Why, then, do they so often share the same animated finger gestures? 

Yarhai son of Elahbe (late 2nd C CE)
This magnificent bust of Yarhai son of Elahbe (late 2nd century CE) is distinguished by the unusual opulence of his dress: the cloak has two bands of embroidered vine-shoots, amongst which a vigorous naked male is gathering the grapes -- an exuberance that contrasts with the simplicity of costume of so many other funerary figures at the time.  Quite unusually, Yarhai's head and eyes are not frontal, but show a somewhat Graeco-Roman naturalism.

His chest, however, is fully frontal.  Despite the richness of the garment and relative realism of his face, his large hands have the typical Palmyran swollen, undifferentiated look (which we talked about in Part I), with fleshly details omitted.  The fingers of his right hand are  extended in a comfortable pose, fingertips slightly curled; the left hand, which holds a palm frond -- perhaps a symbol of victory over evil powers -- has an over-long index finger pointing nowhere in particular;  three fingers are folded back but not held under the visible thumb.

Yarhai is clearly from the top-drawer, probably of a priestly family, though not himself a priest (priests are clean-shaven and identifiable by their special caps).  His finger gestures compare closely with those of the ladies Aqimat and in the Vatican portrait (lowest right) in Part I.  Just as close --  once one allows for the different placement of their right hands -- are the gestures of the gentleman now in the Hermitage Museum (third Palmyran portrait down) and those of Lady Haliphat (in Part I): the right hands show two fingers extended, two partly folded; and the left hands make the mano cornuta gesture.  We could make the same argument, one by one, for each group of finger gestures, but you get the idea.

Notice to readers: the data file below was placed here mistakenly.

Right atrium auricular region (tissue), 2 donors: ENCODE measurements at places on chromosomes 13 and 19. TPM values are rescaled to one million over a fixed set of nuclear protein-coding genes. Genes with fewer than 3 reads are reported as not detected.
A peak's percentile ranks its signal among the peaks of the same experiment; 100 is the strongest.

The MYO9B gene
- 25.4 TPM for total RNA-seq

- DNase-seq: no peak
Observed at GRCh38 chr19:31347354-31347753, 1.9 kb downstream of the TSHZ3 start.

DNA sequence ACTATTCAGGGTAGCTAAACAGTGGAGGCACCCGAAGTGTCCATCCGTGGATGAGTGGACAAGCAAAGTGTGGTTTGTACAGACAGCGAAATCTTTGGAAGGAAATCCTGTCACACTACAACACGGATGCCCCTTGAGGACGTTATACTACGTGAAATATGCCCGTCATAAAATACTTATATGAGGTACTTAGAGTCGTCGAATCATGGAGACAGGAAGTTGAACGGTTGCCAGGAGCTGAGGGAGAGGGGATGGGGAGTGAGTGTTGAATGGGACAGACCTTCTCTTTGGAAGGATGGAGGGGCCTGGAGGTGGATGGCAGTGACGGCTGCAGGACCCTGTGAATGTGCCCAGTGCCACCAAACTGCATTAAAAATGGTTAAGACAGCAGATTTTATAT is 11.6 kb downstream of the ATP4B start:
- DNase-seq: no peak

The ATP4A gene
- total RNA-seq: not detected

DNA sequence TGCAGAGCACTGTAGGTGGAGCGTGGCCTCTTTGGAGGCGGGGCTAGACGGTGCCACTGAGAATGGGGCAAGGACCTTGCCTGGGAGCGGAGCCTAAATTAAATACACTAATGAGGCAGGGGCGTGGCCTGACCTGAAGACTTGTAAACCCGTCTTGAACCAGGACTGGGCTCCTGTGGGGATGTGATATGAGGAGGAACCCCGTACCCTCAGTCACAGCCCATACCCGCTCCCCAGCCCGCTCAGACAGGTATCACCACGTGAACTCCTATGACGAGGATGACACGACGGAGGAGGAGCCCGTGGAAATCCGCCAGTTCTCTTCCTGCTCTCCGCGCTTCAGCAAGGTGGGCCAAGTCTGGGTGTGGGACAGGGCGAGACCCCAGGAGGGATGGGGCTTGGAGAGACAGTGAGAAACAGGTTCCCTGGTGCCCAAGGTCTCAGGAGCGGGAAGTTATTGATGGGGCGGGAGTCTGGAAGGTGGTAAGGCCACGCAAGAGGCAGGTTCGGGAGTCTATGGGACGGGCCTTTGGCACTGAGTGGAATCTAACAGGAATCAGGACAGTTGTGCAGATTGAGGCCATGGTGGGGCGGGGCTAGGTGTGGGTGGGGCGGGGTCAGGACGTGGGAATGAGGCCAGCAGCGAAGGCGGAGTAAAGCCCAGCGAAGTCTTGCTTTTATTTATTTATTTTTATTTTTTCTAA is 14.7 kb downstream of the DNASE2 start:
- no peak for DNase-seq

So, why do men and women display the same finger gestures?  There may be a straightforward answer: both sexes face the same dangers (or utter the same postmortem wishes).  There does not seem to be a specific -- or at least not a stereotyped -- Palmyran mourning gesture so it seems likely that most (if not all) gestures are essentially protective.  If we add this simple idea to our earlier speculation -- that the naphsa, the soul, lives on in the portrait stele -- then it makes sense, I think, to situate the need for protection right there in the tomb and not in a distant underworld.